7. 7. Gu B, Posfai E, Rossant J. Efficient generation of targeted large insertions by microinjection into two-cell-stage mouse embryos. Nature biotechnology. 2018;36(7):632–7. pmid:29889212
  8. 8. Reichmann J, Nijmeijer B, Hossain MJ, Eguren M, Schneider I, Politi AZ, et al. Dual-spindle formation in zygotes keeps parental genomes apart in early mammalian embryos. Science (New York, NY). 2018;361(6398):189–93.
  9. 9. Wilde JJ, Aida T, Wienisch M, Zhang Q, Qi P, Feng G. Efficient Zygotic Genome Editing via RAD51-Enhanced Interhomolog Repair. bioRxiv. 2018.
  10. 10. Willi M, Smith HE, Wang C, Liu C, Hennighausen L. Mutation frequency is not increased in CRISPR-Cas9-edited mice. Nature methods. 2018;15(10):756–8. pmid:30275594
  11. 11. Luo X, He Y, Zhang C, He X, Yan L, Li M, et al. Trio deep-sequencing does not reveal unexpected mutations in Cas9-edited monkeys. bioRxiv. 2018.
  12. 12. Anderson KR, Haeussler M, Watanabe C, Janakiraman V, Lund J, Modrusan Z, et al. CRISPR off-target analysis in genetically engineered rats and mice. Nature methods. 2018;15(7):512–4. pmid:29786090
  13. 13. Wang G, Du M, Wang J, Zhu TF. Genetic variation may confound analysis of CRISPR-Cas9 off-target mutations. Cell Discovery. 2018;4(1):18.
  14. 14. Tsai SQ, Nguyen NT, Malagon-Lopez J, Topkar VV, Aryee MJ, Joung JK. CIRCLE-seq: a highly sensitive in vitro screen for genome-wide CRISPR–Cas9 nuclease off-targets. Nature methods. 2017;14:607. pmid:28459458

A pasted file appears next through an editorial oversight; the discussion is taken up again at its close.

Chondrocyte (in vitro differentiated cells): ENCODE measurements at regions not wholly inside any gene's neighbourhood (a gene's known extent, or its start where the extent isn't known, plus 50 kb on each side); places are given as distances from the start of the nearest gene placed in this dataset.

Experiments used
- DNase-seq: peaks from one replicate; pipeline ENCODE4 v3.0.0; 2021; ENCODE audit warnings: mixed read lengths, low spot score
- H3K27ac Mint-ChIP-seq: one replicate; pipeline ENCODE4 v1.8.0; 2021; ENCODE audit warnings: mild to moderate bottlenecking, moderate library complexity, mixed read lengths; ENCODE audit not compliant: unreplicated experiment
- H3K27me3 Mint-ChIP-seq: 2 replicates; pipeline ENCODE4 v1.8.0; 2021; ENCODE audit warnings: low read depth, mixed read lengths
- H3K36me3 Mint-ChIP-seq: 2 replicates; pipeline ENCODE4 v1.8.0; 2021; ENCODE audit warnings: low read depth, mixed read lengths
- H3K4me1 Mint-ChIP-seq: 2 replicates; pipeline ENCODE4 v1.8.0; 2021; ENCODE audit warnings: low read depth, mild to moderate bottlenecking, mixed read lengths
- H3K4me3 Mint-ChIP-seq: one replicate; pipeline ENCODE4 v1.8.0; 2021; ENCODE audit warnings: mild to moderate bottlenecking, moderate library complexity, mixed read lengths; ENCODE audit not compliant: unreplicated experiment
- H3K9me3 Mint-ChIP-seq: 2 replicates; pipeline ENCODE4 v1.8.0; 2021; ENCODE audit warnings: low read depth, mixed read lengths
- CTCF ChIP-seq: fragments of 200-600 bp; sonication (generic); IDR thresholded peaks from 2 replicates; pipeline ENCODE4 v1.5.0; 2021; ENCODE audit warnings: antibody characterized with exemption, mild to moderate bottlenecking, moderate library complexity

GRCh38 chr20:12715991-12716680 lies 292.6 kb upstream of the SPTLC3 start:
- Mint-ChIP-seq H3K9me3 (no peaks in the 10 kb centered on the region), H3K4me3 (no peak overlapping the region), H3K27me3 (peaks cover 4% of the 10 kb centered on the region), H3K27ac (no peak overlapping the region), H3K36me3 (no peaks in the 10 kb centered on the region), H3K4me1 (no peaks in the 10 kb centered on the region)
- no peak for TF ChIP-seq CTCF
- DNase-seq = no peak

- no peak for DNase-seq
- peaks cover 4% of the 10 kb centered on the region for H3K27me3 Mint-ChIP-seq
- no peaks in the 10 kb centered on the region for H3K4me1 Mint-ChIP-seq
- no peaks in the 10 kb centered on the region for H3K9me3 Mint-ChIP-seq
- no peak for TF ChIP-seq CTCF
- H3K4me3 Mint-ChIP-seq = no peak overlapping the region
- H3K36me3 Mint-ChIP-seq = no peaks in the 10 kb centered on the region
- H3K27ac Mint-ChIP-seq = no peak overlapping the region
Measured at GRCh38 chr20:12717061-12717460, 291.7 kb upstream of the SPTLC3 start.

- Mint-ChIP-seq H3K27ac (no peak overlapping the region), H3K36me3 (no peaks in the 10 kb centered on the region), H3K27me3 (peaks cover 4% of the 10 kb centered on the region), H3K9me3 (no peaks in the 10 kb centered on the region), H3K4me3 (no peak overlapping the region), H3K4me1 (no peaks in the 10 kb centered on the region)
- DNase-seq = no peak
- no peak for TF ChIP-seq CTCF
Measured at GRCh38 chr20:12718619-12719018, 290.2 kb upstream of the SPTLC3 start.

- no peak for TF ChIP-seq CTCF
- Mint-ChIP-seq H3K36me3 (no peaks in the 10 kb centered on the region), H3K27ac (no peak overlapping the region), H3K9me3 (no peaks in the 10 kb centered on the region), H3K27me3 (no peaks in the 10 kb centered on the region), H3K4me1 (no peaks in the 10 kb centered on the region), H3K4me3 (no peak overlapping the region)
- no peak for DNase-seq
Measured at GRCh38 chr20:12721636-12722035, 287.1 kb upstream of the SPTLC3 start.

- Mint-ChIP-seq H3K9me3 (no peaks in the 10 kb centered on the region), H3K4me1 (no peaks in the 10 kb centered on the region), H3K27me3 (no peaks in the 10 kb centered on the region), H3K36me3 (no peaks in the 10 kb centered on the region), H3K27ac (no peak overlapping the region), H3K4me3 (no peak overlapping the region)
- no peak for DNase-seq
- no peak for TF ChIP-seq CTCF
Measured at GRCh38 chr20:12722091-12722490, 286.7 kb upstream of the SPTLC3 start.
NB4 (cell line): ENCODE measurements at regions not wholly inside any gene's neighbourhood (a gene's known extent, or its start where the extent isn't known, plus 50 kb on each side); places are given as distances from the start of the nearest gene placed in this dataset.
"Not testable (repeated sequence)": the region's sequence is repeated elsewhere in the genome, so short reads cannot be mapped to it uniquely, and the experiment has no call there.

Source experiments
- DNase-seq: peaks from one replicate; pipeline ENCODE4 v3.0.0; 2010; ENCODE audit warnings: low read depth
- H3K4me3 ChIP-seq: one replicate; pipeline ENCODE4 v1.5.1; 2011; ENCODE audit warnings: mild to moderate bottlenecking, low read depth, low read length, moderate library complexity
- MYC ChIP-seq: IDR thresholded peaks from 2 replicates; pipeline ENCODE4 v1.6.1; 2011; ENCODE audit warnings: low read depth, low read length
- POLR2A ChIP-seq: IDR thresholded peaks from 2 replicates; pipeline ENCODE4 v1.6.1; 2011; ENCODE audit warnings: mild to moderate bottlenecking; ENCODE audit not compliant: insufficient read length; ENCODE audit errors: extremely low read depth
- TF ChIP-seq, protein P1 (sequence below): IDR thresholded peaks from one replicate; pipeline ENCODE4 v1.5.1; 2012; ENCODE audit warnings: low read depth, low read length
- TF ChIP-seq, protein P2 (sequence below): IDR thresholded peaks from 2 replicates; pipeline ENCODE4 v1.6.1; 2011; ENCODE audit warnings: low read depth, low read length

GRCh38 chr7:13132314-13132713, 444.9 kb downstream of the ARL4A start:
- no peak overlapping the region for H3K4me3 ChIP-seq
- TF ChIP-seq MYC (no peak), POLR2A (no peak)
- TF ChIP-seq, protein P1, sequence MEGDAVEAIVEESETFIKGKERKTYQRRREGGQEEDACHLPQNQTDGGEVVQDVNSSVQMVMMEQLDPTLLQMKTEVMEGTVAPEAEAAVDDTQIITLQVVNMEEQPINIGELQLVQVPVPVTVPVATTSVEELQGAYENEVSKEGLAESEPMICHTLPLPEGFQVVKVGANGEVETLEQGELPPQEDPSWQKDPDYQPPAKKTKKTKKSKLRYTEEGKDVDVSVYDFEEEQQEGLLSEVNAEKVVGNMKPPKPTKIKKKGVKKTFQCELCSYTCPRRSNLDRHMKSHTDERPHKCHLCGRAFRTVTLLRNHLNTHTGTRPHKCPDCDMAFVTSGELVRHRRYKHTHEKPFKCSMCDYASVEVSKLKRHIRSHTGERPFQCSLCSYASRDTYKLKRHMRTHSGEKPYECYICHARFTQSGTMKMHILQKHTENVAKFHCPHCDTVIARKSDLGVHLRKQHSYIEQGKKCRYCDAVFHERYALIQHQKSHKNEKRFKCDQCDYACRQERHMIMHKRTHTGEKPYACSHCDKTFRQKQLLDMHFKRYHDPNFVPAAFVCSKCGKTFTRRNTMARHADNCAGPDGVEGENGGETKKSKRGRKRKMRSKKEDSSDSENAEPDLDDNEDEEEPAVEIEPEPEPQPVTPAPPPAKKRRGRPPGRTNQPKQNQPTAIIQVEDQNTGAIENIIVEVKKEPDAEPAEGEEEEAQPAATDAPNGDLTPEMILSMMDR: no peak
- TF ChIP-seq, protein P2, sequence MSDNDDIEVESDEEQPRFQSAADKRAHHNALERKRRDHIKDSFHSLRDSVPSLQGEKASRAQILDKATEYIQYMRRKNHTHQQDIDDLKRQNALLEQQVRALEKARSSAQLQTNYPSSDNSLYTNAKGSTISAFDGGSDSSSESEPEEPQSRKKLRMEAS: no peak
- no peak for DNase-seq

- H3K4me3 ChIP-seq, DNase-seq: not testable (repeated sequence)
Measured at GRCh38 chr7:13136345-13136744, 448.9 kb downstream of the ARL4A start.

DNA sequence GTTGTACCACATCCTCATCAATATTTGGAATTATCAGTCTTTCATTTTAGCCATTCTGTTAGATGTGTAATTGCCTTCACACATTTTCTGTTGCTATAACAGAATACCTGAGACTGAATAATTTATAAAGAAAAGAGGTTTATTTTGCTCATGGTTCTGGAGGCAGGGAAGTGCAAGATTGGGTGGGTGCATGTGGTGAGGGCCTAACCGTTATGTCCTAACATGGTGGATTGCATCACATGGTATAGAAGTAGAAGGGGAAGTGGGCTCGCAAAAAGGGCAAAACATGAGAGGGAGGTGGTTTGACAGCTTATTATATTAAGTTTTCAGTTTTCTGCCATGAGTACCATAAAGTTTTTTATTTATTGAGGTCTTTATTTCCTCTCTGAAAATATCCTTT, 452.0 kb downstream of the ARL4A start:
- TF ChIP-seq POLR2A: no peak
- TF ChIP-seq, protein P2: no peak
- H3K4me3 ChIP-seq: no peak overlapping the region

15. 15. Akcakaya P, Bobbin ML, Guo JA, Malagon-Lopez J, Clement K, Garcia SP, et al. In vivo CRISPR editing with no detectable genome-wide off-target mutations. Nature. 2018;561(7723):416–9. pmid:30209390
  16. 16. Shin HY, Wang C, Lee HK, Yoo KH, Zeng X, Kuhns T, et al. CRISPR/Cas9 targeting events cause complex deletions and insertions at 17 sites in the mouse genome. Nature communications. 2017;8:15464. pmid:28561021
  17. 17. Adikusuma F, Piltz S, Corbett MA, Turvey M, McColl SR, Helbig KJ, et al. Large deletions induced by Cas9 cleavage. Nature. 2018;560(7717):E8–e9. pmid:30089922
  18. 18. Chakrabarti AM, Henser-Brownhill T, Monserrat J, Poetsch AR, Luscombe NM, Scaffidi P. Target-Specific Precision of CRISPR-Mediated Genome Editing. Molecular cell. 2018.
  19. 19. Allen F, Crepaldi L, Alsinet C, Strong AJ, Kleshchevnikov V, De Angeli P, et al. Predicting the mutations generated by repair of Cas9-induced double-strand breaks. Nature biotechnology. 2018.
  20. 20. Han P, Niestemski LR, Barrick JE, Deem MW. Physical Model of the Immune Response of Bacteria Against Bacteriophage Through the Adaptive CRISPR-Cas Immune System. Physical biology. 2013;10(2):
  21. 21. Fortin JP, Tan J, Gascoigne KE, Haverty PM, Forrest WF, Costa MR, et al. Multiple-gene targeting and mismatch tolerance can confound analysis of genome-wide pooled CRISPR screens. Genome biology. 2019;20(1):21. pmid:30683138
  22. 22. Hsu PD, Scott DA, Weinstein JA, Ran FA, Konermann S, Agarwala V, et al. DNA targeting specificity of RNA-guided Cas9 nucleases. Nature biotechnology. 2013;31:827. pmid:23873081
  23. 23. Lin Y, Cradick TJ, Brown MT, Deshmukh H, Ranjan P, Sarode N, et al. CRISPR/Cas9 systems have off-target activity with insertions or deletions between target DNA and guide RNA sequences. Nucleic Acids Research. 2014;42(11):7473–85. pmid:24838573
  24. 24. Hu JH, Miller SM, Geurts MH, Tang W, Chen L, Sun N, et al. Evolved Cas9 variants with broad PAM compatibility and high DNA specificity. Nature. 2018;556(7699):57–63. pmid:29512652